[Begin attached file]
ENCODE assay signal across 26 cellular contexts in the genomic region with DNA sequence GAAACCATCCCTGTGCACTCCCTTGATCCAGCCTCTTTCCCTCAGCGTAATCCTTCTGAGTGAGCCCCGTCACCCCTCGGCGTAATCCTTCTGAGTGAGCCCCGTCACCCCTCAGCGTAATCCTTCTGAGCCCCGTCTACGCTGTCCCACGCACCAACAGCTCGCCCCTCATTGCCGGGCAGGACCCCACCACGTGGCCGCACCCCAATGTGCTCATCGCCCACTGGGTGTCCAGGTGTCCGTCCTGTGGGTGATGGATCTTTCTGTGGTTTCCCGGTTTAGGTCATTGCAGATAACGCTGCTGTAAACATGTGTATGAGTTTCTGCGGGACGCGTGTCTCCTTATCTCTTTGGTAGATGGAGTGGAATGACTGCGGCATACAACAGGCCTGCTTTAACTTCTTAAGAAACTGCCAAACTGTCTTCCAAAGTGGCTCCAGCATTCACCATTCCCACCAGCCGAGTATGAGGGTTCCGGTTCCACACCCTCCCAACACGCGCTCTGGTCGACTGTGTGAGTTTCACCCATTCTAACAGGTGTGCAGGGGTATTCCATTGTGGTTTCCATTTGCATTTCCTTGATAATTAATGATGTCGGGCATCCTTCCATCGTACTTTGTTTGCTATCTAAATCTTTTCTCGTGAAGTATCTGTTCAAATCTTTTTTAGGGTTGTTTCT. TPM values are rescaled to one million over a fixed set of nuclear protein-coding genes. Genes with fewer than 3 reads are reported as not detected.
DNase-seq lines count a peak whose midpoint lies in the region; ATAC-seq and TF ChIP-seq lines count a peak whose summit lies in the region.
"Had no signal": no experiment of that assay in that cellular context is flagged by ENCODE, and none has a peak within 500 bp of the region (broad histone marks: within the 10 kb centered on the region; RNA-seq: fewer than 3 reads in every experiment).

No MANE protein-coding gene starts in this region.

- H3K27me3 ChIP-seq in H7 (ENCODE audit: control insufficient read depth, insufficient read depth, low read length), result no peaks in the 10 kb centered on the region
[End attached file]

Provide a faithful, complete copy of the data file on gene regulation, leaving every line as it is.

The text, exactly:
ENCODE assay signal across 26 cellular contexts in the genomic region with DNA sequence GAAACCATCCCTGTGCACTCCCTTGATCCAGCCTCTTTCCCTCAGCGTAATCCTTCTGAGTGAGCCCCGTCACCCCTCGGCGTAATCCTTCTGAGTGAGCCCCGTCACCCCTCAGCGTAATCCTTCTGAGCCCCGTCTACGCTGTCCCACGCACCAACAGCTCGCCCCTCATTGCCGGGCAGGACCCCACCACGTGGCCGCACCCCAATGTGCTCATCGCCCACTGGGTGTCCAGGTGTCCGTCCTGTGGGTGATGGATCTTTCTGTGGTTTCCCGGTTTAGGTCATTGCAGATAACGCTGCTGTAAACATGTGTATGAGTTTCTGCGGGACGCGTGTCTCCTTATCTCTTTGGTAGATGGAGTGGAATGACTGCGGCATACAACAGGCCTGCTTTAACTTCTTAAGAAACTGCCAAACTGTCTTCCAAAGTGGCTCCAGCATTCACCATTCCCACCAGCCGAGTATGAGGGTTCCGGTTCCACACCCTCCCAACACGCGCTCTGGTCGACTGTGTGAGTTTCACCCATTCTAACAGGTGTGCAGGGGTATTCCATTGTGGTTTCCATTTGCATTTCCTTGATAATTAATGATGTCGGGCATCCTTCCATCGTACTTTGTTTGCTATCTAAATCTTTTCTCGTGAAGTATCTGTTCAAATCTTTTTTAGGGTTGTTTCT. TPM values are rescaled to one million over a fixed set of nuclear protein-coding genes. Genes with fewer than 3 reads are reported as not detected.
DNase-seq lines count a peak whose midpoint lies in the region; ATAC-seq and TF ChIP-seq lines count a peak whose summit lies in the region.
"Had no signal": no experiment of that assay in that cellular context is flagged by ENCODE, and none has a peak within 500 bp of the region (broad histone marks: within the 10 kb centered on the region; RNA-seq: fewer than 3 reads in every experiment).

No MANE protein-coding gene starts in this region.

- H3K27me3 ChIP-seq in H7 (ENCODE audit: control insufficient read depth, insufficient read depth, low read length), result no peaks in the 10 kb centered on the region